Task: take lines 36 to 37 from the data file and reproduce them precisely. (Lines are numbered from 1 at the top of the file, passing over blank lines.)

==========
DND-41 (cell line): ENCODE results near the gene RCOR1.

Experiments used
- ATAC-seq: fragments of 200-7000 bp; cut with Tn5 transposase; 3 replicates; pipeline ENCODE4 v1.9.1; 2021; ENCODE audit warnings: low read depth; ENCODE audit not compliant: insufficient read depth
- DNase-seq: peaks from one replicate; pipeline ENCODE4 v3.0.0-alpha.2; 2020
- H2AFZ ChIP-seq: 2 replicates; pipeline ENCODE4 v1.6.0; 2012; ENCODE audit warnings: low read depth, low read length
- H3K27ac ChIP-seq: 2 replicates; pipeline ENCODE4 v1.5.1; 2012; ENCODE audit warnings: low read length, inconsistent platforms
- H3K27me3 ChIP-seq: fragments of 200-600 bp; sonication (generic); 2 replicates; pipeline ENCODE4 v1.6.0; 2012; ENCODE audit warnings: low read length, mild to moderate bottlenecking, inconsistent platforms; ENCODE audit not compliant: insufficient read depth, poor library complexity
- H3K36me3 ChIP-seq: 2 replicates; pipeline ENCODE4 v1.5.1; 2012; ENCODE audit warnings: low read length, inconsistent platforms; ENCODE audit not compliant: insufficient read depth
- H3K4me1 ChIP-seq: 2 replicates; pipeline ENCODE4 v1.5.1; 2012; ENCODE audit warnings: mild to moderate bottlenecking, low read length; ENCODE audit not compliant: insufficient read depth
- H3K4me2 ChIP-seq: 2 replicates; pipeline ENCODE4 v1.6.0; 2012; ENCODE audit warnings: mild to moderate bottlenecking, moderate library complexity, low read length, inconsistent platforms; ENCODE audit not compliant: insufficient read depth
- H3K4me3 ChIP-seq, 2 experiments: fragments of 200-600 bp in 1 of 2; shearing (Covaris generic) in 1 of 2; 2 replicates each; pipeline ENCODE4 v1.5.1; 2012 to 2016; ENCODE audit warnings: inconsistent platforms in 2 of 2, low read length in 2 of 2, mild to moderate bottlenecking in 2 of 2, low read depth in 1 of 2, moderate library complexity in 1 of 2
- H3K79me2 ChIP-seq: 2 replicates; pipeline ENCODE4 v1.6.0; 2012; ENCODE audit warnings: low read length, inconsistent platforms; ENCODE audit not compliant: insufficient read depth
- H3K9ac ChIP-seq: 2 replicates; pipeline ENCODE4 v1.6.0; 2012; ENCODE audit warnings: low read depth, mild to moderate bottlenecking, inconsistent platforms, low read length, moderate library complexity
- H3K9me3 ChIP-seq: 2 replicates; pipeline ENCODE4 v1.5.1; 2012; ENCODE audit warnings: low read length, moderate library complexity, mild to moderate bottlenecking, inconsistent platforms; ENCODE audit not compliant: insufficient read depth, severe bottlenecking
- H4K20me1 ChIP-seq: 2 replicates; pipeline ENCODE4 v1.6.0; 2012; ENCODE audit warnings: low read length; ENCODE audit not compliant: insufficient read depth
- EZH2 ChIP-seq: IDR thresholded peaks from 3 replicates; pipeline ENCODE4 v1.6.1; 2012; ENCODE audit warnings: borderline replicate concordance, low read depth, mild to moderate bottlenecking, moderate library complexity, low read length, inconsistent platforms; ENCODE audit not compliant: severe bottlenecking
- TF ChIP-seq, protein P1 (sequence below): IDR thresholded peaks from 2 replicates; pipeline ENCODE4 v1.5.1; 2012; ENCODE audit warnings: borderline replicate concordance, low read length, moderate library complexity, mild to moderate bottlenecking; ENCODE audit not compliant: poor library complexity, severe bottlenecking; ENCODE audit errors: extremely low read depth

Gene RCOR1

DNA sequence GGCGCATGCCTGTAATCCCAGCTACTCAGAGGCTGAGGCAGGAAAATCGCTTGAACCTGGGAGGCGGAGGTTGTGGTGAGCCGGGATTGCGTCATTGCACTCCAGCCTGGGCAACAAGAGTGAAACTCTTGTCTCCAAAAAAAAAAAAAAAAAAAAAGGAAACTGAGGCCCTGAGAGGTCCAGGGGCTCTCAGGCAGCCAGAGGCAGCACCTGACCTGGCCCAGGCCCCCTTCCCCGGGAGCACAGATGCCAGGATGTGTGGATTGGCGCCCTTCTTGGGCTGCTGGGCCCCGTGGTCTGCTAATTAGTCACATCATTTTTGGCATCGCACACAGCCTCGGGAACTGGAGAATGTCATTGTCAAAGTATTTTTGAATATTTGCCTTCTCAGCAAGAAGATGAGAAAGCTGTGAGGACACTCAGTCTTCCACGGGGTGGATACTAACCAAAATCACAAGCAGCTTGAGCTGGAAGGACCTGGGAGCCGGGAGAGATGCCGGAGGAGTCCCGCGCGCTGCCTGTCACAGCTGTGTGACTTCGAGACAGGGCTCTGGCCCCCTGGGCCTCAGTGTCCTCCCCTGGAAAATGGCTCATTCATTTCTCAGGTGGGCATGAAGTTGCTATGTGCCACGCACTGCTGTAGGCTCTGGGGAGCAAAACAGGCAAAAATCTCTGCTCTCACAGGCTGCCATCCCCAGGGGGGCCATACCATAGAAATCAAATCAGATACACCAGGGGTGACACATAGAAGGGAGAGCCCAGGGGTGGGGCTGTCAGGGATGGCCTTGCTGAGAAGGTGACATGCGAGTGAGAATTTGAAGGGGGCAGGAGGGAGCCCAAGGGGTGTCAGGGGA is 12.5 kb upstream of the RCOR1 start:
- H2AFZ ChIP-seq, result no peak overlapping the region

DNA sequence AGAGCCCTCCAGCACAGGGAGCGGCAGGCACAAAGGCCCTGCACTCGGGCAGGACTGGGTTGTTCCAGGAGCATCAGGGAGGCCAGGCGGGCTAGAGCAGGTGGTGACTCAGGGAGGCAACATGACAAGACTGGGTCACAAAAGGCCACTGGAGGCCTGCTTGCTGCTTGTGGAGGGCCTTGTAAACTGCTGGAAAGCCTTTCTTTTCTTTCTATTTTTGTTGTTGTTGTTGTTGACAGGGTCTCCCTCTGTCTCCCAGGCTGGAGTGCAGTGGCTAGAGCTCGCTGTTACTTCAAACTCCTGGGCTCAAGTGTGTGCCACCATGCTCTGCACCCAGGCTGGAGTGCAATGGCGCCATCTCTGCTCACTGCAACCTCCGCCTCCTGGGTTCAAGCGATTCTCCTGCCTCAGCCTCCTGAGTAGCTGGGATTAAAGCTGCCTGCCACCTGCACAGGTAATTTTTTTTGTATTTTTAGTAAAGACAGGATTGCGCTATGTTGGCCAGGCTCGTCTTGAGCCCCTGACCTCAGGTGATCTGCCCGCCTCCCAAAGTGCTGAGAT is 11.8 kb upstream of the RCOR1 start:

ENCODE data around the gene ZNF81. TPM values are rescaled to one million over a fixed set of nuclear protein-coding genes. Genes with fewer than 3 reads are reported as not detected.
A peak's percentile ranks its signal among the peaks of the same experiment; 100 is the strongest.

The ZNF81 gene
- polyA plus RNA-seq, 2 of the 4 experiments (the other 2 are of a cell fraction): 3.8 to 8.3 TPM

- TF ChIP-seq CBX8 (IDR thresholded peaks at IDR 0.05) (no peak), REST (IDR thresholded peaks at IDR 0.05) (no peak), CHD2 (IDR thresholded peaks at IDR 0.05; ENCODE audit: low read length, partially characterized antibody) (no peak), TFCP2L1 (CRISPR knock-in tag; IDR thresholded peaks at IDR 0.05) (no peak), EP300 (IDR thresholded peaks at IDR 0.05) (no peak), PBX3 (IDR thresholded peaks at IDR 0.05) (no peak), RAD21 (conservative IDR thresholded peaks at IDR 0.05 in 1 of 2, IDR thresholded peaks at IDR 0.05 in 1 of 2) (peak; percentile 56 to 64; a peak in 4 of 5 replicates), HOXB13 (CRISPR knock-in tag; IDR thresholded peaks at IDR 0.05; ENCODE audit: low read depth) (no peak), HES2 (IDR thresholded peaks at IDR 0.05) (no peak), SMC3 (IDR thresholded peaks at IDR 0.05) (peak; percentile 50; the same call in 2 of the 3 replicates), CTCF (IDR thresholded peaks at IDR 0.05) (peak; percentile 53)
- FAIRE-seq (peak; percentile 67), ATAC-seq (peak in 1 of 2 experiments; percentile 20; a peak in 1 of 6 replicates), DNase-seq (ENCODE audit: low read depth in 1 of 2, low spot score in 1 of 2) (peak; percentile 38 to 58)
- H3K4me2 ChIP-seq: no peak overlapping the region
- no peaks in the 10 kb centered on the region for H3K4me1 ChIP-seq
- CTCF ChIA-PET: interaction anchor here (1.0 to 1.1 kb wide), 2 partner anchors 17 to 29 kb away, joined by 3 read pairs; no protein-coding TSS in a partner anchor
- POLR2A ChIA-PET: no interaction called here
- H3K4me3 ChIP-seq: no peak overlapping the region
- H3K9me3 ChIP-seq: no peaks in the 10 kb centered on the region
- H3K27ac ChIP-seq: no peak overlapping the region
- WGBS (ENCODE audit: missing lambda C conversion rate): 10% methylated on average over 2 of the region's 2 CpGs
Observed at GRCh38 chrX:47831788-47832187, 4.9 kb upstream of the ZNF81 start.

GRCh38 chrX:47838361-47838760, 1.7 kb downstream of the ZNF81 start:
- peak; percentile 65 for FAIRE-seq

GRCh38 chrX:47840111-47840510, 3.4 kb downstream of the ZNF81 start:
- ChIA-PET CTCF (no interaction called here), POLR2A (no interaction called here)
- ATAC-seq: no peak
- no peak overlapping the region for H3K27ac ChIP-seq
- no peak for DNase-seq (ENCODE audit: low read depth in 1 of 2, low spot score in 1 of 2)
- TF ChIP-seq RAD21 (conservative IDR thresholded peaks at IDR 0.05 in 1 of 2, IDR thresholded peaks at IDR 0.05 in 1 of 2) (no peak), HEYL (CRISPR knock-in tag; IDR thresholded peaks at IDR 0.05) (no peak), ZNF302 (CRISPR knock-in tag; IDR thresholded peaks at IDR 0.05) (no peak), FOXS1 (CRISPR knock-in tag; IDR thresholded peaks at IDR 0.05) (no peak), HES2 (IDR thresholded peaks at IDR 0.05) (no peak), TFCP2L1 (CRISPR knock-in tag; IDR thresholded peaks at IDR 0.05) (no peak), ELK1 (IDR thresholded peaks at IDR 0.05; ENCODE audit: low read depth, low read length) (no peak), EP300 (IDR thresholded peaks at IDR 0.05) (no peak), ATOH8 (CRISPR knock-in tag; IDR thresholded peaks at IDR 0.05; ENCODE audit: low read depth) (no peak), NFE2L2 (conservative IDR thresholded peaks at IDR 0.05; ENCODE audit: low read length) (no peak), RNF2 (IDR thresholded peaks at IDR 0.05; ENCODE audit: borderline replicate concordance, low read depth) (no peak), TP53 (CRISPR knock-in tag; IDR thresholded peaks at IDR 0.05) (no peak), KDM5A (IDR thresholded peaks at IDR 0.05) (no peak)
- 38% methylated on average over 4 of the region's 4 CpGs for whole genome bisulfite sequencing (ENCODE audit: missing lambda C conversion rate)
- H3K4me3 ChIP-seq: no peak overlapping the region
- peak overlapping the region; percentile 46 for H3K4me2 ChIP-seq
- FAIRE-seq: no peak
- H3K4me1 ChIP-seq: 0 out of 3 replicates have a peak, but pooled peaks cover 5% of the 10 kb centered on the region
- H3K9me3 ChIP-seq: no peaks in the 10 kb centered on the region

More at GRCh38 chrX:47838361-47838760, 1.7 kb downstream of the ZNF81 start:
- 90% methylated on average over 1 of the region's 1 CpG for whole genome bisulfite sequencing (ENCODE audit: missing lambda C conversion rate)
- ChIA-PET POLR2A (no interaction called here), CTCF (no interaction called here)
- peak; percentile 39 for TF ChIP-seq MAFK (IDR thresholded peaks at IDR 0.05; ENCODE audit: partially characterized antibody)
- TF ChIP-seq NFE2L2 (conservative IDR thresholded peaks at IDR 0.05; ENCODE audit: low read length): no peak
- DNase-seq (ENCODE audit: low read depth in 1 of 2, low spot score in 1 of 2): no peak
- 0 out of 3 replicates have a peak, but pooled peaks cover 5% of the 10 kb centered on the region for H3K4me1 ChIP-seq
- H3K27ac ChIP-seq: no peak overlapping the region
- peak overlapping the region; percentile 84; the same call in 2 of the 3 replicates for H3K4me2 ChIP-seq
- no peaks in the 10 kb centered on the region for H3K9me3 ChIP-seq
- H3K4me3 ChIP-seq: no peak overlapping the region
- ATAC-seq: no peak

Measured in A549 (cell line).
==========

Observed at GRCh38 chrX:47831788-47832187, 4.9 kb upstream of the ZNF81 start.

GRCh38 chrX:47838361-47838760, 1.7 kb downstream of the ZNF81 start: